Violence, Rhetoric, and American Identity
A rhetorical framework to comprehend antiblack violence today within racialized citizenship since Reconstruction
Winner of the 2020 Rhetoric Society of America Book Award
While victims of antebellum lynchings were typically white men, postbellum lynchings became more frequent and more intense, with the victims more often black. After Reconstruction, lynchings exhibited and embodied links between violent collective action, American civic identity, and the making of the nation.
Ersula J. Ore investigates lynching as a racialized practice of civic engagement, in effect an argument against black inclusion within the changing nation. Ore scrutinizes the civic roots of lynching, the relationship between lynching and white constitutionalism, and contemporary manifestations of lynching discourse and logic today. From the 1880s onward, lynchings, she finds, manifested a violent form of symbolic action that called a national public into existence, denoted citizenship, and upheld political community.
Grounded in Ida B. Wells’s summation of lynching as a social contract among whites to maintain a racial order, at its core, Ore’s book speaks to racialized violence as a mode of civic engagement. Since violence enacts an argument about citizenship, Ore construes lynching and its expressions as part and parcel of America’s rhetorical tradition and political legacy.
Drawing upon newspapers, official records, and memoirs, as well as critical race theory, Ore outlines the connections between what was said and written, the material practices of lynching in the past, and the forms these rhetorics and practices assume now. In doing so, she demonstrates how lynching functioned as a strategy interwoven with the formation of America’s national identity and with the nation’s need to continually restrict and redefine that identity. In addition, Ore ties black resistance to lynching, the acclaimed exhibit Without Sanctuary, recent police brutality, effigies of Barack Obama, and the killing of Trayvon Martin.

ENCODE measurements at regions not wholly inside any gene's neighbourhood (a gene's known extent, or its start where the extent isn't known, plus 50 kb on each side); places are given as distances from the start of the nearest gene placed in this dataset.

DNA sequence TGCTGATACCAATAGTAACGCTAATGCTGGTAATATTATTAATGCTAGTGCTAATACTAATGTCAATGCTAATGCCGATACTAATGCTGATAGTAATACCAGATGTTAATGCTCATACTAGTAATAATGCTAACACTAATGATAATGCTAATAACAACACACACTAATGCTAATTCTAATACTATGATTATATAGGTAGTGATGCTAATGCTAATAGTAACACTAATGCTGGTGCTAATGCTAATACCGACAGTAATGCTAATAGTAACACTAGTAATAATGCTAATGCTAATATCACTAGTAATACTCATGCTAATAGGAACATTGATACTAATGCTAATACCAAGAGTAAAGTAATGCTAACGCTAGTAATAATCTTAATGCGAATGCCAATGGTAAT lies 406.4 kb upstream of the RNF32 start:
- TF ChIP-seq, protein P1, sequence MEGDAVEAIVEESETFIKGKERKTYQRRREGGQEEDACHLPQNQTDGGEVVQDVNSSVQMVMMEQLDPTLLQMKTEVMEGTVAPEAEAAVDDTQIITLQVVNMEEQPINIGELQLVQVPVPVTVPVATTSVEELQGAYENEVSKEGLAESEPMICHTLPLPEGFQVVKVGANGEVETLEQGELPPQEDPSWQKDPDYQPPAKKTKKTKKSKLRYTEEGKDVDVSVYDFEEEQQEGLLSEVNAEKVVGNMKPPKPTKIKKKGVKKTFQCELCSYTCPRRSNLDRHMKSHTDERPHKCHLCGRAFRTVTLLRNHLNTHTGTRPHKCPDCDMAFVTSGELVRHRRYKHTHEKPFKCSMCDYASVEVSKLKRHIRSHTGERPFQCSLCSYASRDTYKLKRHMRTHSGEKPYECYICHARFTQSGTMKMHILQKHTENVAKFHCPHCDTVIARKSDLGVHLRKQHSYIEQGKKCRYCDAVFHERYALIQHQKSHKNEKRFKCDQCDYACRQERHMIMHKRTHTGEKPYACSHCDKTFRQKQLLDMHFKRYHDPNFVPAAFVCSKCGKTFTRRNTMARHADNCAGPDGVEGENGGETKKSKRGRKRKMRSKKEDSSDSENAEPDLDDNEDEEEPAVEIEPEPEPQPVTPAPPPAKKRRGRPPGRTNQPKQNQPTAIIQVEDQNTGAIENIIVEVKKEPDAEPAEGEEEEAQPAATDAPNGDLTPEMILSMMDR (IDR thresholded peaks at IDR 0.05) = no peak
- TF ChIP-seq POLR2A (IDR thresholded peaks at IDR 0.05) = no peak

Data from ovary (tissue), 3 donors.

Ultimately, Lynching: Violence, Rhetoric, and American Identity makes undeniable the life-and-death stakes of this work and the proximity of trauma for Black scholars, a reminder to the field that’s both painful and affirming.- Morgan K. Johnson, Rhetoric Society Quarterly 2020, Vol. 50, No. 1
To date, scholars of lynching studies have not examined the rhetorics through which lynching asserted citizenship identity and civic belonging. Understanding this aspect of lynching provides new insight both into lynching’s (rhetorical) functions and into the ways lynching reverberates in the present as a constitutive feature of white civic belonging. This aspect also underscores lynching’s performance as a form of state-sanctioned racial violence. I’ve not yet read a work that so carefully outlines the ways lynching and its rhetorics were/are interwoven both with the formation of America’s national identity and with the nation’s need to continually renew that identity.- Scott Gage, assistant professor of English and director of first-year composition at Texas A&M University–San Antonio
Fecund, provocative, and contemporarily resonant, Lynching makes at least three significant contributions: One, in addition to its cultural studies, political science, black studies, and historical lens, it reads lynching through a rhetorical method/analysis. Two, this approach allows the author to revitalize and repurpose heretofore both well-known, previously quoted material as well as less cited archival material/content to different effect and affect. As a result, tethering the primal terrain of literal lynching to Emmett Till, Trayvon Martin, and former President Barack Obama makes the lynching trope contemporarily relevant. Three, and maybe most significantly, Ore makes clear that lynching was not excessive or incidental to state power, but rather that lynching was/is ‘organic to civil society’ reflecting the racial order of things. Lynching is a provocative, trenchant, very relevant rhetorical analysis of the ongoing force of the lynching trope. Because it is both historically anchored and currently relevant, Lynching may evoke a sense of significance for an extended period of time.- Vorris L. Nunley, associate professor of English and rhetorical studies, University of California, Riverside